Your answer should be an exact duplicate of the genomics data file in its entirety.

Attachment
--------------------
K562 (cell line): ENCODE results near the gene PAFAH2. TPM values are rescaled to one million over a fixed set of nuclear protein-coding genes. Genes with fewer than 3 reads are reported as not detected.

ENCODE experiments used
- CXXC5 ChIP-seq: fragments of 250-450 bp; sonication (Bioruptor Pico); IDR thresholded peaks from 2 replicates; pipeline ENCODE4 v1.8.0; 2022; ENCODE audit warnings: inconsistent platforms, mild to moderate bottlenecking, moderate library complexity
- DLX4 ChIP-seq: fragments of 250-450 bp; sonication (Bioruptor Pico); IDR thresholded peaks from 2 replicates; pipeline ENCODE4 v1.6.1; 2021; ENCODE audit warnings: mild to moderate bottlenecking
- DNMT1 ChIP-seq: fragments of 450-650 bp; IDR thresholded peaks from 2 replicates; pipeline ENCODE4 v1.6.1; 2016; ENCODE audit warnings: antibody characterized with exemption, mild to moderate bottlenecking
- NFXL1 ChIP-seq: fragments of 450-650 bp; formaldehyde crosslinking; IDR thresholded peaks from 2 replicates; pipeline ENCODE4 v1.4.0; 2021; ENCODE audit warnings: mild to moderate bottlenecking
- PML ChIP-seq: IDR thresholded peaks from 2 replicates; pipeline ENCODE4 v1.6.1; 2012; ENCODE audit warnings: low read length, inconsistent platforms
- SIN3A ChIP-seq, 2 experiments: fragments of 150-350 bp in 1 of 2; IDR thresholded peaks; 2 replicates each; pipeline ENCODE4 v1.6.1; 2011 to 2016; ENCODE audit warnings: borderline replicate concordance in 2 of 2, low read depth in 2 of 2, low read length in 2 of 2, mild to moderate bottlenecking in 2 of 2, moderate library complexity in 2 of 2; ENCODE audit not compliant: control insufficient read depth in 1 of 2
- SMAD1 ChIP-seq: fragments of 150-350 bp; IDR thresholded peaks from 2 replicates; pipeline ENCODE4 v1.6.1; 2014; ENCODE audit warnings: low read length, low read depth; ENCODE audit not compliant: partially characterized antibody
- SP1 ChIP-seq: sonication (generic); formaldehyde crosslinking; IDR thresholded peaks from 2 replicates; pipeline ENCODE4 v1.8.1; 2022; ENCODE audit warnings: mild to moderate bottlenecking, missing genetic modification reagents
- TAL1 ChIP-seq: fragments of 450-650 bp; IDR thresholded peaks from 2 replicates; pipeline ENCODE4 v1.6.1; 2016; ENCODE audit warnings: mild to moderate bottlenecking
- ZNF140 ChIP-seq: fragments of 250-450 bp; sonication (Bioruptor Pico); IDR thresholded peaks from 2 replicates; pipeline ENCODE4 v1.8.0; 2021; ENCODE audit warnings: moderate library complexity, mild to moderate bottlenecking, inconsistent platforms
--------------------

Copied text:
K562 (cell line): ENCODE results near the gene PAFAH2. TPM values are rescaled to one million over a fixed set of nuclear protein-coding genes. Genes with fewer than 3 reads are reported as not detected.

ENCODE experiments used
- CXXC5 ChIP-seq: fragments of 250-450 bp; sonication (Bioruptor Pico); IDR thresholded peaks from 2 replicates; pipeline ENCODE4 v1.8.0; 2022; ENCODE audit warnings: inconsistent platforms, mild to moderate bottlenecking, moderate library complexity
- DLX4 ChIP-seq: fragments of 250-450 bp; sonication (Bioruptor Pico); IDR thresholded peaks from 2 replicates; pipeline ENCODE4 v1.6.1; 2021; ENCODE audit warnings: mild to moderate bottlenecking
- DNMT1 ChIP-seq: fragments of 450-650 bp; IDR thresholded peaks from 2 replicates; pipeline ENCODE4 v1.6.1; 2016; ENCODE audit warnings: antibody characterized with exemption, mild to moderate bottlenecking
- NFXL1 ChIP-seq: fragments of 450-650 bp; formaldehyde crosslinking; IDR thresholded peaks from 2 replicates; pipeline ENCODE4 v1.4.0; 2021; ENCODE audit warnings: mild to moderate bottlenecking
- PML ChIP-seq: IDR thresholded peaks from 2 replicates; pipeline ENCODE4 v1.6.1; 2012; ENCODE audit warnings: low read length, inconsistent platforms
- SIN3A ChIP-seq, 2 experiments: fragments of 150-350 bp in 1 of 2; IDR thresholded peaks; 2 replicates each; pipeline ENCODE4 v1.6.1; 2011 to 2016; ENCODE audit warnings: borderline replicate concordance in 2 of 2, low read depth in 2 of 2, low read length in 2 of 2, mild to moderate bottlenecking in 2 of 2, moderate library complexity in 2 of 2; ENCODE audit not compliant: control insufficient read depth in 1 of 2
- SMAD1 ChIP-seq: fragments of 150-350 bp; IDR thresholded peaks from 2 replicates; pipeline ENCODE4 v1.6.1; 2014; ENCODE audit warnings: low read length, low read depth; ENCODE audit not compliant: partially characterized antibody
- SP1 ChIP-seq: sonication (generic); formaldehyde crosslinking; IDR thresholded peaks from 2 replicates; pipeline ENCODE4 v1.8.1; 2022; ENCODE audit warnings: mild to moderate bottlenecking, missing genetic modification reagents
- TAL1 ChIP-seq: fragments of 450-650 bp; IDR thresholded peaks from 2 replicates; pipeline ENCODE4 v1.6.1; 2016; ENCODE audit warnings: mild to moderate bottlenecking
- ZNF140 ChIP-seq: fragments of 250-450 bp; sonication (Bioruptor Pico); IDR thresholded peaks from 2 replicates; pipeline ENCODE4 v1.8.0; 2021; ENCODE audit warnings: moderate library complexity, mild to moderate bottlenecking, inconsistent platforms